30As mentioned yesterday, Cyril, in spite of his character flaws, ably explained how Christ took on human nature while remaining fully divine; that, however, did not end the debate because of the monophysites, who argued that the divinity and humanity of Christ were so fused in him that it resulted in a third nature.

In response, the theologian Leonitus explained the principle of “enhypostatsia” (i.e. “in person”) by noting three ways that two beings are united[1]:

  • Side by side as in friendship, which was the Nestorian belief: Jesus’ humanity and divinity in two natures and two persons working together.
  • Blending into a hybrid, which was the monophysite belief: Jesus is a mixture of human and divine but neither one fully.
  • Two natures so united that their distinct natures exist in a single hypostasis (i.e. an underlying reality), which was what Leonitus taught. He used the example of a torch, which is both wood and flame, completely united by fire. While wood and flame can have its own existence, they do not in the torch; they interpenetrate because they are held together by the underlying reality of fire.

Leonitus then noted that Christ’s unfallen human nature had everything except independence from the Logos (i.e., Christ’s divinity). From the moment Jesus’ humanity existed, it had its personhood in the Logos. Thus, the personhood of Jesus (hence “enhypostatsia”) is the underlying reality that held together Jesus’ dual natures of humanity and divinity.  (Did you get all this?)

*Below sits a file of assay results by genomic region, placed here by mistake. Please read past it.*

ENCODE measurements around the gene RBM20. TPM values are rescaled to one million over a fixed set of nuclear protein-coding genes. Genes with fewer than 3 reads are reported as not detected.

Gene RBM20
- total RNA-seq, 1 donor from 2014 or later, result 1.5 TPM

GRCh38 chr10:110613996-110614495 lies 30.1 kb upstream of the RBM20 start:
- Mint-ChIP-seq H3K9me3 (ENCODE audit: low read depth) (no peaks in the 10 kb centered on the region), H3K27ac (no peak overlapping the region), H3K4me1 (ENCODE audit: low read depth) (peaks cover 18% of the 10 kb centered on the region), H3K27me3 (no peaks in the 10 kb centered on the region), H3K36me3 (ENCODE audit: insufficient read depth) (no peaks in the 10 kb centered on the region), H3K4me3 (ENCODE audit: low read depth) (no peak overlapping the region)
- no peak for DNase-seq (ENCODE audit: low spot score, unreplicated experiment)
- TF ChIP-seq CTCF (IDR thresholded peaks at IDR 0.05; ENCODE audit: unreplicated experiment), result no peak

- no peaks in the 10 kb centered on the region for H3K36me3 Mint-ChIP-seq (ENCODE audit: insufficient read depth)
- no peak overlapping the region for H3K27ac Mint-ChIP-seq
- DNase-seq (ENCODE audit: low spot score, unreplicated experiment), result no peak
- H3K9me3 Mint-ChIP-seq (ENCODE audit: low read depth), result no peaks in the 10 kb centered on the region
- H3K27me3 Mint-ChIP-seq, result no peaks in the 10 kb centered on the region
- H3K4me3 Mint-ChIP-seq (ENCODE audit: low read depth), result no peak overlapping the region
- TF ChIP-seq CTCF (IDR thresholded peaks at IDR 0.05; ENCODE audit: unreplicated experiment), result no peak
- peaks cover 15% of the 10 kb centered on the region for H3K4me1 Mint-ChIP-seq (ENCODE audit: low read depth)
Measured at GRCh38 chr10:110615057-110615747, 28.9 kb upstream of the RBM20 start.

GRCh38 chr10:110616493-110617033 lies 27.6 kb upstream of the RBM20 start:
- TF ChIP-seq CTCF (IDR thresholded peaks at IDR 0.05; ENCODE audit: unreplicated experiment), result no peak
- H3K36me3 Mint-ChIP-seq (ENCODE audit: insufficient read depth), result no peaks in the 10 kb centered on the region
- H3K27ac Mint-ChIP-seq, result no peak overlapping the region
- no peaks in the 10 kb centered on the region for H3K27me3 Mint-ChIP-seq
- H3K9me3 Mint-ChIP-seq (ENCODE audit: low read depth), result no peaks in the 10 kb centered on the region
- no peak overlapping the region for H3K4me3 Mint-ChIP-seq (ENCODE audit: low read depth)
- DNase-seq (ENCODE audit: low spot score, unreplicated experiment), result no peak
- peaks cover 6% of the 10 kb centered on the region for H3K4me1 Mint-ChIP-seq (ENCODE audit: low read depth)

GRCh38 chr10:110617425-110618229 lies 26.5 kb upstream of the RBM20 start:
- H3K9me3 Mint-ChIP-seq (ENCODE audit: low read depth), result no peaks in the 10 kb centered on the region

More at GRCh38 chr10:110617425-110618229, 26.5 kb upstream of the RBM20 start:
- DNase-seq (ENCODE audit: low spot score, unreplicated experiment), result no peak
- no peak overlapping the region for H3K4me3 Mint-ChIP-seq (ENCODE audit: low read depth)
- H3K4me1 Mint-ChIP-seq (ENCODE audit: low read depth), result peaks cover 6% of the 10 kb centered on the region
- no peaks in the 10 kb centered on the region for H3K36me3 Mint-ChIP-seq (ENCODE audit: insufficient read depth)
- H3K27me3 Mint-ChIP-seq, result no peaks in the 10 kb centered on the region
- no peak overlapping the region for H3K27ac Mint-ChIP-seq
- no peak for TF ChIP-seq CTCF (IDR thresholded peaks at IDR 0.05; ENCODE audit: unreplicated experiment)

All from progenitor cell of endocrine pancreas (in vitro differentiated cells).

Despite Leonitus’ theological contribution, not much is known about him, except that he began serving at a monastery when he was twenty years old.[2] He remained faithful and continued to participate in various theological discussions [3] before his seminal contribution of “enhypostatsia.”

At times, we discount ourselves because of our youth and believe that Christian living is possible only after attaining a certain level of maturity. We may feel like our efforts won’t contribute much, if at all. However, as shown in Leonitus’ life, we have no idea how God may use our present efforts to prepare us for His future work. Let’s not use our youth as an excuse and begin living for Him today!

Prayer:  Lord, there are times when I feel so helpless because of a lack of experience. I often feel like there are things only “spiritual giants” can accomplish, and that I have nothing to contribute. Lord, help me to fully depend on You, and I ask that You work in and through me. Help me not let anyone, including myself, look down on me because of my youth. Rather, help me to be unafraid of living for You in all aspects of my life. In Your Name I pray, amen.

[1] Olson, Roger. The Story of Christian Theology: Twenty Centuries of Tradition & Reform.

[2] http://www.greekorthodox.org.au/general/resources/publications/articledetails.php?page=187&article_id=44

[3] http://www.britannica.com/biography/Leontius-of-Byzantium

Bible Reading for Today: Proverbs 19

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Lunch Break Study

Read Hebrews 6:10: God is not unjust; he will not forget your work and the love you have shown him as you have helped his people and continue to help them.

1 Cor. 16:17: I was glad when Stephanas, Fortunatus and Achaicus arrived, because they have supplied what was lacking from you. 18 For they refreshed my spirit and yours also. Such men deserve recognition.

Questions to Consider

  1. When we feel discouraged because no one seems to notice the hard work we put in to help build a ministry, what should we remember?